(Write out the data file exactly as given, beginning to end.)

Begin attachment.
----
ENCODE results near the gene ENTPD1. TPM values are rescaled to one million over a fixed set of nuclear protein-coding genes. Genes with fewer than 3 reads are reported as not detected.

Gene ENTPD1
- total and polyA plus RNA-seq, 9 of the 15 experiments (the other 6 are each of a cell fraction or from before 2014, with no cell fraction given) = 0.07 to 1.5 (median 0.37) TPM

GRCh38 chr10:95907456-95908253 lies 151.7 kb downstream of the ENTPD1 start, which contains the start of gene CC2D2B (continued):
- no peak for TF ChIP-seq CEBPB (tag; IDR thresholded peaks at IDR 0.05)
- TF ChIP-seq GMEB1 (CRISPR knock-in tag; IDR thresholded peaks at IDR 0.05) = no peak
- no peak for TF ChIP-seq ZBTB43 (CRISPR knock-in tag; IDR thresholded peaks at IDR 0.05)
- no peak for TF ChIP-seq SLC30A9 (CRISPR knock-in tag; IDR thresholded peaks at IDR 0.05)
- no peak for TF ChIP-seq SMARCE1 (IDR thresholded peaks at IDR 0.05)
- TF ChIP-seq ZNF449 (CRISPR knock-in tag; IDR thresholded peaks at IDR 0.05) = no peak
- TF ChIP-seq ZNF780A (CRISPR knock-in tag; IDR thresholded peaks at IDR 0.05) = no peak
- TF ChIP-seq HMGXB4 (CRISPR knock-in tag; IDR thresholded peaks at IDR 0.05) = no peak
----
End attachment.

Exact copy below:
ENCODE results near the gene ENTPD1. TPM values are rescaled to one million over a fixed set of nuclear protein-coding genes. Genes with fewer than 3 reads are reported as not detected.

Gene ENTPD1
- total and polyA plus RNA-seq, 9 of the 15 experiments (the other 6 are each of a cell fraction or from before 2014, with no cell fraction given) = 0.07 to 1.5 (median 0.37) TPM

GRCh38 chr10:95907456-95908253 lies 151.7 kb downstream of the ENTPD1 start, which contains the start of gene CC2D2B (continued):
- no peak for TF ChIP-seq CEBPB (tag; IDR thresholded peaks at IDR 0.05)
- TF ChIP-seq GMEB1 (CRISPR knock-in tag; IDR thresholded peaks at IDR 0.05) = no peak
- no peak for TF ChIP-seq ZBTB43 (CRISPR knock-in tag; IDR thresholded peaks at IDR 0.05)
- no peak for TF ChIP-seq SLC30A9 (CRISPR knock-in tag; IDR thresholded peaks at IDR 0.05)
- no peak for TF ChIP-seq SMARCE1 (IDR thresholded peaks at IDR 0.05)
- TF ChIP-seq ZNF449 (CRISPR knock-in tag; IDR thresholded peaks at IDR 0.05) = no peak
- TF ChIP-seq ZNF780A (CRISPR knock-in tag; IDR thresholded peaks at IDR 0.05) = no peak
- TF ChIP-seq HMGXB4 (CRISPR knock-in tag; IDR thresholded peaks at IDR 0.05) = no peak